Per the Physicians Committee for Responsible Medicine, “To consume a diet that contains enough, but not too much, protein, simply replace animal products with grains, vegetables, legumes (peas, beans, and lentils), and fruits. As long as one is eating a variety of plant foods in sufficient quantity to maintain one’s weight, the body gets plenty of protein “
In other words, if your child is eating enough calories from mostly whole plant foods, she is getting more than enough protein.
Do you need to combine different foods to make complete proteins every day?
Nope. That’s old school and has been disproven.
The human body is smart, and it stores amino-acids (building blocks of protein) and mixes and matches the amino acids to form the complete proteins it needs when it needs it.
Good sources of plant-based protein:
Iron for Your Child
Iron carries oxygen in our blood to all the cells of the body.
A deficiency in iron is called anemia.Your pediatrician will check your child's iron level at 12 months and not again unless there is a concern for anemia.
Most of the time your child will get all the iron she needs from food.
Breast milk contains little iron. So if your baby gets more than half of her feedings from breast milk, she should take an iron supplement until she starts eating iron-rich foods are at about six months.
If your baby gets more than half of her feedings from formula, no need to supplement with iron since formula is fortified with iron.
Plant-based children are not at higher risk than meat-eating children for iron deficiency anemia.
Iron fortified infant cereals
Iron fortified dry cereals
Leafy green vegetables like kale, spinach Swiss chard, collard greens
Vitamin D for Your Child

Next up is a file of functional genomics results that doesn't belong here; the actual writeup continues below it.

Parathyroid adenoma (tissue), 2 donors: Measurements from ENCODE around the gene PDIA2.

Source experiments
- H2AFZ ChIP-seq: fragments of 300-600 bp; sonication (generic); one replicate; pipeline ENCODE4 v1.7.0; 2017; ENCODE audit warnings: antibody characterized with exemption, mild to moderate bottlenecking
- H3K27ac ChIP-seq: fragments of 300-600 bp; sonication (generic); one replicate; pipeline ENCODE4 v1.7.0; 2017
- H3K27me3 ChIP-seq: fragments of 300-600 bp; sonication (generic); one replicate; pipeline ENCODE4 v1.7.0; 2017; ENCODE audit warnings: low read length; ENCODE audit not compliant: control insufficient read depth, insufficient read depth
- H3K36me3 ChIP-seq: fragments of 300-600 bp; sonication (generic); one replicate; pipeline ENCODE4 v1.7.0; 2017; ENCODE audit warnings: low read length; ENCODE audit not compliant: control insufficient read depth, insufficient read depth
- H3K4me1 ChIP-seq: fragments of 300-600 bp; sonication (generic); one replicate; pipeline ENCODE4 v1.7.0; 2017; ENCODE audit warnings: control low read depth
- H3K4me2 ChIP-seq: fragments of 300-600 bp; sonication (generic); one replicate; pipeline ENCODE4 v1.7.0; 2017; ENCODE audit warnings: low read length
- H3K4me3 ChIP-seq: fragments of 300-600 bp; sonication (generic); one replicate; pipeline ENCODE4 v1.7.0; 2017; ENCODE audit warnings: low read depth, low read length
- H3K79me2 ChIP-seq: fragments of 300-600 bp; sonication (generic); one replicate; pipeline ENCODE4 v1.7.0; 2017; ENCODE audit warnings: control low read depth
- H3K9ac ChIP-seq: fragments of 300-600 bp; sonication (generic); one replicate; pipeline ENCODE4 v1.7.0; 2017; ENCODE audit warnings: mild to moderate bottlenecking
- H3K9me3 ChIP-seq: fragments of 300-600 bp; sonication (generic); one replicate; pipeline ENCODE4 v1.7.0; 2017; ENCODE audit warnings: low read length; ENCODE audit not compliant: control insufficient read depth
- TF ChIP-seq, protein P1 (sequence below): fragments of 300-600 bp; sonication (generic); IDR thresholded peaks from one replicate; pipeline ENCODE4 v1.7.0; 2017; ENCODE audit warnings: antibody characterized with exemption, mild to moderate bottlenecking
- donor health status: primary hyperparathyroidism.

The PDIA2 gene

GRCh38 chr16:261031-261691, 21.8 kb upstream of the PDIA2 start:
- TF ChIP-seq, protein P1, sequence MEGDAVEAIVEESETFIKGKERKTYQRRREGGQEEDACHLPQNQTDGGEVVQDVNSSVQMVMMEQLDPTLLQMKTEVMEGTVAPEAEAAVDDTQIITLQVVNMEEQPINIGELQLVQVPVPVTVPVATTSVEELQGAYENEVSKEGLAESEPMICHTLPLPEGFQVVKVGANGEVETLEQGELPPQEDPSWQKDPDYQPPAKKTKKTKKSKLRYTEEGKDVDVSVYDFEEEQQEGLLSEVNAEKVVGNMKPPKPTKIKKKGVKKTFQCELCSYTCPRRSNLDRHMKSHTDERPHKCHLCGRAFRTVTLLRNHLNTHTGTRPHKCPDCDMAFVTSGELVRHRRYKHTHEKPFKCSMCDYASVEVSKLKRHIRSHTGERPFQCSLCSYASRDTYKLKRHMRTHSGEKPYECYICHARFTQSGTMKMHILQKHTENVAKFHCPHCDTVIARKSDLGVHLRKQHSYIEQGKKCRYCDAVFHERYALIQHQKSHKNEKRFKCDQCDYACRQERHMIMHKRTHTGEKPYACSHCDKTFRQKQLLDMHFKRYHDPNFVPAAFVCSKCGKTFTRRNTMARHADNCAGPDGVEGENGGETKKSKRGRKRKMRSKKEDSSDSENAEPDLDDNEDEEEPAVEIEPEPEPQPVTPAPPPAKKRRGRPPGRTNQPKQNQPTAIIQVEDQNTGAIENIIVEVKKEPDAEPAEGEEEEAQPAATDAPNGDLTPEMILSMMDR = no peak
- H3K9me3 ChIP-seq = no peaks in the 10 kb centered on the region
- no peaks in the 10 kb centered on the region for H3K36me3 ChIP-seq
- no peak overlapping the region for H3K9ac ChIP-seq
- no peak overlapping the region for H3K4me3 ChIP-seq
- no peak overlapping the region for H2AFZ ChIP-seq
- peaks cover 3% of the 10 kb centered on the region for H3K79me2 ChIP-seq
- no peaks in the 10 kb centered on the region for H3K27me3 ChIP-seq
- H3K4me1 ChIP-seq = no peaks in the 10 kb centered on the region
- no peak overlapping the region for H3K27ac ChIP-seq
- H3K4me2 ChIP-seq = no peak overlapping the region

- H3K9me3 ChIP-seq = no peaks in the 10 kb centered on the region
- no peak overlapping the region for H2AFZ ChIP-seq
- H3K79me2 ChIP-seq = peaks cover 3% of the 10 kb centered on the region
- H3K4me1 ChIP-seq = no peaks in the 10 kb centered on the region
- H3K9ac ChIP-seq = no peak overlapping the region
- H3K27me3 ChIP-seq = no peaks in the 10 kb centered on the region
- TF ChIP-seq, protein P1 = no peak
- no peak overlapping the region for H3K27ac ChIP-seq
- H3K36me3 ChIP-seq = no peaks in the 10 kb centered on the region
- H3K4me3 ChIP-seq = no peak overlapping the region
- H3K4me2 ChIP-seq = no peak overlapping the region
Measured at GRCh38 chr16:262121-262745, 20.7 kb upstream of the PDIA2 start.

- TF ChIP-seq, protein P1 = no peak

The body makes Vitamin D when skin is exposed to sunlight.
Most Americans don’t get enough sunlight to make adequate vitamin D.
Sunlight and supplements are the best ways to give your child vitamin D.
So most babies, toddlers, and children (plant eaters and meat-eaters) need a vitamin D supplement (most adults too).
If you’re exclusively breastfeeding your baby, your pediatrician will start your newborn on a vitamin D supplement.
Breast-fed babies from birth to one year need 400 IU per day
No vitamin D supplement is needed for formula fed babies.
Everyone else from age one to age 70 needs 600 IU per day.
To get vitamin D naturally, your child should play in the sunshine 10-15 min a day if light-skinned and 20 min a day if darker skinned. In rainy Portland, where I live, everyone needs to take a vitamin D supplement for at least nine months of the year!
Choose plant milks that are fortified with vitamin D
Calcium for Your Child
Your child needs calcium for bone, muscle and heart health.
Your baby and child do not need dairy to get their calcium.
Calcium is plentiful in plants!
Remember, strong bones come not only from calcium but also from being active...running, playing, lifting, jumping.
Fun Fact Have you ever seen a moose’s antlers? They can span 6 feet across and weigh up to 70 lbs. A moose’s antlers are made of bone composed mainly of calcium. A moose builds his antlers and his 1800 pound body entirely with plants!
Good sources of calcium
Fortified plant-milks like soy, almond, cashew, hemp, oat and rice
Kale Bok choy
Vitamin B12 for Your Child
Vitamin B12 help keeps the nerve and blood cells healthy.
All plant-eaters need to supplement with vitamin with B12.
Vitamin B12 comes from micro-organisms found mostly in dirt.
Meat has B12 because animals eat dirty food and store the B12 in their muscles (meat).
Vegan and plant-based babies 6-12 months should have a supplement of 0.5 mcg each day.
Vegan and plant-based children from 1-3 years should have 0.9 mcg each day.
Vegan and plant-based children from 4-8 years should have 1.2 mcg each day.
Vegan and plant-based children from 9-13 years should have 1.8 mcg each day.
Vegan and plant-based children from 14 years through adulthood should have 2.4 mcg each day.
(Vitamin B12 recommendations from nih.gov)
Food sources of Vitamin B12
Fortified plant milks
Fortified soy products
Fortified breakfast cereals
Essential Fatty Acids (EFA, ALA) for Your Child